The unprecedented analysis shows that many animals, birds, insects, fish and plants are in trouble.
An unprecedented stock take of UK wildlife has revealed that most species are struggling and that one in three have halved in number in the past half century. The unique report, based on scientific analysis of tens of millions of observations from volunteers, shows that from woodland to farmland and from freshwater streams to the sea, many animals, birds, insects, fish and plants are in trouble.
The causes include the intensification of farming, with the consequent loss of meadows, hedgerows and ponds and increased pesticide use, as well as building development, overfishing and climate change. Three in every five of the 3,148 species analysed for the report have declined in the last 50 years and one in 10 are at risk of extinction.
But the report also reveals a few bright spots, such as the reduced water pollution that has allowed otters to return to every county in the UK, and the numerous new ponds created by restored gravel pits.
“This groundbreaking report is a stark warning – but it is also a sign of hope,” said Sir David Attenborough. “We should all be proud of the beauty we find on our own doorstep; from bluebells carpeting woodland floors and delicately patterned fritillary butterflies, to the graceful basking shark and the majestic golden eagle soaring over the Scottish mountains. Our species are in trouble, with many declining at a worrying rate, but we have a network of passionate conservation groups supported by millions of people who love wildlife.”
The State of Nature report was compiled by 25 conservation groups including the Wildlife Trusts, the Mammal Society, Buglife and the Marine Conservation Society. “This report shows we can do things – it gives the conservation examples – but we need to do a huge amount more,” said Dr Mark Eaton, a scientist at the RSPB and one of the lead authors of the report. “We need a root-and-branch rethink of how we integrate conservation with how we live and run our businesses.” He paid tribute to the army of tens of thousands of conservation volunteers: “They have played a massive role in making this report far more comprehensive than anything done before and knowledge is the most essential tool that conservationists have.”
While 31% of species have lost half their population, only 20% have doubled. Invertebrates such as moths, butterflies and beetles have been particularly affected. Eaton highlights the plight of the spectacular garden tiger moth, numbers of which have fallen by 95%. “This is a big, beautiful moth that was quite common once,” he said.
On farmland, which covers 75% of the UK, birds fell by half and butterflies by a third since 1970. Eaton said conservation successes, like the cirl bunting in Devon which was down to its last 100 pairs in the 1980s and are now at around 1,000 pairs, were often very limited in scale, where funding can be targeted. “Skylarks have plummeted in the same way, but as they live all over the country it is hard to tackle. We can’t wave a magic wand over the entire countryside,” he said.
Cities and towns are important areas because many people only experience wildlife there, according to the report. “Avoiding the loss of sports fields and gardens is very important if we want to have wildlife in our cities,” said Eaton. “It is about connectivity, so bats, hedgehogs and so on can move around. If you isolate areas you will greatly impoverish urban areas.”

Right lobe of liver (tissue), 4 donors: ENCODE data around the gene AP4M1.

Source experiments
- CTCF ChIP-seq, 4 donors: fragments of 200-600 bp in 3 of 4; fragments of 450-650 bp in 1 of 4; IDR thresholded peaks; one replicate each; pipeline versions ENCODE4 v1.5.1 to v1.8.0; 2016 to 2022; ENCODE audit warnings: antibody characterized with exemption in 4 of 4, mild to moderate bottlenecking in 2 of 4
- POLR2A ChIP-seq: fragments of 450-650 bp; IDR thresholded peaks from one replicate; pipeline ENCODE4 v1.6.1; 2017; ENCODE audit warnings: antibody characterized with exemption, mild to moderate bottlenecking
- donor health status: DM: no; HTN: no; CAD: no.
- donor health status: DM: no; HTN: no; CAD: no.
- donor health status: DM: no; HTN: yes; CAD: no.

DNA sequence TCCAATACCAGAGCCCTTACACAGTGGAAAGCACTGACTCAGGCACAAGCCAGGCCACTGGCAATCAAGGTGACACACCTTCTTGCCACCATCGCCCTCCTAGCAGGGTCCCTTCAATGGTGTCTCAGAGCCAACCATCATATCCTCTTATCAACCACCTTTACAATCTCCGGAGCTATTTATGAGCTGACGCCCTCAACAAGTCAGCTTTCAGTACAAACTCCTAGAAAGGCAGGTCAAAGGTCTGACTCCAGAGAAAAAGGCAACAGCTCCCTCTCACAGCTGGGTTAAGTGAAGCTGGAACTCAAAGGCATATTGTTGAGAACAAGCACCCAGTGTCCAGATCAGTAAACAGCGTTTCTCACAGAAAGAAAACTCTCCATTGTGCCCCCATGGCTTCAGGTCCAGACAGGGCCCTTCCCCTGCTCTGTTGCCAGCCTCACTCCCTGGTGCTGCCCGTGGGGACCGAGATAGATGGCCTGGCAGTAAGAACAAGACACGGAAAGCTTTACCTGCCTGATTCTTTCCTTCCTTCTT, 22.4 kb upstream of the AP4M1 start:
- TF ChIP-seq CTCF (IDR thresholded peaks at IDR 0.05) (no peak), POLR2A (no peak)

Grassland and heaths, traditionally rich with species like reptiles and orchids, have seen two in three species decline and were already at a low point decades ago, with 97% of lowland meadow having vanished between the 1930s and 1980s. The nation’s uplands, home to eagles, mountain hares and rare lichens, have suffered from intensive grazing and burning regimes, and 14 mosses and liverworts have become extinct already. Woodlands have increased, but mainly due to conifer plantations, which do not support much native wildlife.
Coastal birds, such as overwintering geese, are increasing due to lower persecution, but many coastal species of insect and plant that rely on dunes, shingle and saltmarsh are declining as large areas have been developed, as are harbour seals, especially in Scotland. Out at sea, UK fish stocks have improved recently, the report found, though across the EU, 75% continue to be overfished.
In freshwater habitats, Atlantic salmon and water voles have declined but bitterns and otters have benefited from efforts to clean up rivers and recreate lost habitats. Restored gravel pits have been important new wetland habitats, although vast swaths of fen and marsh were drained in previous centuries.
Eaton said the value of wildlife was not just the pleasure it brings: “We know wildlife provides clean air, clean water, stops erosion, pollinates crops and more.” He said it was not known how much more could be lost before these “ecosystem services” are drastically affected. Eaton added that the report only covered those species for which data existed, just 5% of the estimated 59,000 species that inhabit the UK, leaving huge gaps in knowledge.
“Wildlife will inevitably change, especially with climate change, but what we want is a landscape that is rich in wildlife, even if they are different things to those in the past,” he said.